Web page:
Vol. 80, No. 4Q & A

Seven Indigenous girls and one woman pose playfully outside on giant letters B-A-N-F-F.

Candid conversations

Indigenous officer steers girls down healthy path

Cpl. Kim Mueller (second from left) mentors Indigenous girls to help prevent problems before they start. Credit: Courtesy of Cpl. Kim Mueller

For 13 years, Cpl. Kim Mueller has been pouring her passion for kids into a number of youth outreach programs for First Nations and Métis communities in Alberta. Patricia Vasylchuk spoke to Mueller about her latest project in Enoch, Alta., and why she thinks being an Indigenous woman helps her build better relationships with local youth and their families.

How does being Indigenous help you in your police work?

As an Aboriginal person, right away I'm accepted by the community. I work with a lot of phenomenal non-Aboriginal members working in Aboriginal communities doing amazing work, but we can hit the ground running when we have an Aboriginal person who understands the culture, the history, the trauma. Some of our members, like myself, have lived through some of those traumas and can understand what some of our clients are going through. The community just has that trust for you almost automatically.

You previously ran a program for at-risk boys but what you're doing now is for girls. What is Strategies for Aboriginal Female Empowerment?

It's built on mentorship and education. I hand-picked 10 girls. We did junior high last year, but we're doing grades 6 and 7 this year. We went a little younger this year just to see if it's a better time to work with them — before they get into drugs, alcohol and sex — because the girls I picked last year were already engaging in some of these dangerous behaviours. Part of being in our group is that they have to stay in school, stay out of criminal activity, and stay away from drugs and alcohol. At the end of the program we do a big trip. Last year we went to Jasper and Banff.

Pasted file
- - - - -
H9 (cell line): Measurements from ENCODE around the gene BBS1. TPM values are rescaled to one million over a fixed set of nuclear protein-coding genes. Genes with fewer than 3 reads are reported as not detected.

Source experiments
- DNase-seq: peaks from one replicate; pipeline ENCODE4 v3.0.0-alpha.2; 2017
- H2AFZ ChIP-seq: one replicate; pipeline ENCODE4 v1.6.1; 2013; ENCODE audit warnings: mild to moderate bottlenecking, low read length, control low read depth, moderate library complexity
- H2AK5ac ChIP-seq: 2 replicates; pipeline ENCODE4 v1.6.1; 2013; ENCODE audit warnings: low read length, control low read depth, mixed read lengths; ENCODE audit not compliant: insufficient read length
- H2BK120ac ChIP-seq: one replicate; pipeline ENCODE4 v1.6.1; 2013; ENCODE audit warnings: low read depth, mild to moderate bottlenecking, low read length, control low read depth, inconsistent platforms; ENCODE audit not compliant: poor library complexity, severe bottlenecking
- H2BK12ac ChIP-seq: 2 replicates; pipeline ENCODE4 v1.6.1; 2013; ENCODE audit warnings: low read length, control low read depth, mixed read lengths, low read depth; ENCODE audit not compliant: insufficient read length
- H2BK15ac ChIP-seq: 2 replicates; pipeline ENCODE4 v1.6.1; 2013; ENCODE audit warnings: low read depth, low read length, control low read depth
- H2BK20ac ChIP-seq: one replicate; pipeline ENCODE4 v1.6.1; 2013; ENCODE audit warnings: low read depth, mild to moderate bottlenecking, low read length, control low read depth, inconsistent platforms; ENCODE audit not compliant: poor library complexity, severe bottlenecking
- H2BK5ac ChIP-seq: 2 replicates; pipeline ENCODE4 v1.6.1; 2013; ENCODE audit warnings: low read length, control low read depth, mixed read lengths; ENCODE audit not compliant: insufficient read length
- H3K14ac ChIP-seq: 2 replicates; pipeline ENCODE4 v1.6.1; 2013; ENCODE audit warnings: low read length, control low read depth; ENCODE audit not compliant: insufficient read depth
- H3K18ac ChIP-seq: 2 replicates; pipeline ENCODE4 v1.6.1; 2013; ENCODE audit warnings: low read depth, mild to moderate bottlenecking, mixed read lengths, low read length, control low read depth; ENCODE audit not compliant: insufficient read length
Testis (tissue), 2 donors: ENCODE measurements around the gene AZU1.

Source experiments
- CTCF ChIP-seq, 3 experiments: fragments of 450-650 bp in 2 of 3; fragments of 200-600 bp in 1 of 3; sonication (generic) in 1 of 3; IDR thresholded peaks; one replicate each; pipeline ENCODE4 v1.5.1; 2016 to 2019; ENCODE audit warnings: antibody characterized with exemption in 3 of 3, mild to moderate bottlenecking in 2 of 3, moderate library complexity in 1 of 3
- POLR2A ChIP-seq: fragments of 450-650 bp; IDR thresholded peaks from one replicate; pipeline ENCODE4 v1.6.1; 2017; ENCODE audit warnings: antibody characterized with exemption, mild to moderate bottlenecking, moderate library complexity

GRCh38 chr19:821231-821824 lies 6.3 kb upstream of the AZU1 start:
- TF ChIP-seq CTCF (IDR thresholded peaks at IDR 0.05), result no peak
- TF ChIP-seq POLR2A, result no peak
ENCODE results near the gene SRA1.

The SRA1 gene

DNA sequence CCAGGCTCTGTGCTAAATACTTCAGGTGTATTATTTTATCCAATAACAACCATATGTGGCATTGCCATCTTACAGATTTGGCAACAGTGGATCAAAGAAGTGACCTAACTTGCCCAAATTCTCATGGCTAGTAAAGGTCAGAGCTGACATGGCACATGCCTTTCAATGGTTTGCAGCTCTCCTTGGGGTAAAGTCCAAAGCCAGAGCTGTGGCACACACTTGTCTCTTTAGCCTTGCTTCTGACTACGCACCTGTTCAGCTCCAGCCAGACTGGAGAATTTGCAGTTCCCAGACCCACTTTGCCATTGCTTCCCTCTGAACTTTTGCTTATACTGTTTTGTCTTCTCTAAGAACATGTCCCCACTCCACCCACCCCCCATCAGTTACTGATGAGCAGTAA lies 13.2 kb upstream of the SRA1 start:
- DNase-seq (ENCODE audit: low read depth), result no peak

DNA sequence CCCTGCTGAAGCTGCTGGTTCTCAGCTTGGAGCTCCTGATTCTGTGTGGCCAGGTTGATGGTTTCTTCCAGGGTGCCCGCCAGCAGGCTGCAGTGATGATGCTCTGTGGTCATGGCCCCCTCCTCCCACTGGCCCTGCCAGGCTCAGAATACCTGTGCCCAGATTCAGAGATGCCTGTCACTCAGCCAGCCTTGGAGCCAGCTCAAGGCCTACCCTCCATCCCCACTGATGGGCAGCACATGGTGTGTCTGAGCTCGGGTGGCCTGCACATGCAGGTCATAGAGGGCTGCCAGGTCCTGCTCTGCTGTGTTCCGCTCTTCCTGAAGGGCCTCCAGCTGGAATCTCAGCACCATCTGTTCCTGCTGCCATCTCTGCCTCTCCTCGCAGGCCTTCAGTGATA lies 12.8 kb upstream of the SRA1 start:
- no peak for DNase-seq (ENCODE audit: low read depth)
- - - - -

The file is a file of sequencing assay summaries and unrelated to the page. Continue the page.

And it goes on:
What do you do with the girls?

My formula is half fun, half education. We meet weekly, and every second week we do a life lesson, whether its drugs or alcohol, hygiene or safe sex. And the next week we do fun things. We went to the movies, the water park, the mall. And that's when we can let our guard down and get to know each other. Have some fun, have some laughs. And the next week we'll go back to a serious topic.

Why is mentorship so important?

Just like the boys in MAGIC (Mothers Against Gangs in Communities), some of these girls don't have mothers actively involved in their lives, so it's just filling that gap to try to minimize those risk factors. Because a lot of our girls are being victimized or going missing. Sometimes they put themselves in risky situations. They're getting involved in drugs, alcohol, going out to parties, hitchhiking. So we're having very candid conversations about those types of choices.

What makes these programs successful?

The strength that the RCMP brought, is that we work 24/7. So if one of the kids is having a crisis at two in the morning, even if I wasn't available, I could call one of my co-workers and say: "Hey I've got this kid. This is where he lives. I need you to go pick him up." Sometimes it's going above and beyond, getting out of bed at two in the morning. But, that's also what builds trust with those kids. People in their lives have let them down before, so when they could call someone and I would be "OK, give me 15 minutes and I'll be there," that really went a long way.

What motivates you to develop youth programs?

In Enoch, there's usually around 30 Grade 12 students for a full class and on average we're only seeing a handful each year graduate. So, we're trying to change that and get these kids on a good path. For any child, mentorship could make or break what path they go on. I believe that if we would front-load some money to help these guys when they're younger and keep them on a healthy path, it would be far less expensive than if we let them go sideways and then try to intervene and put them back on track.

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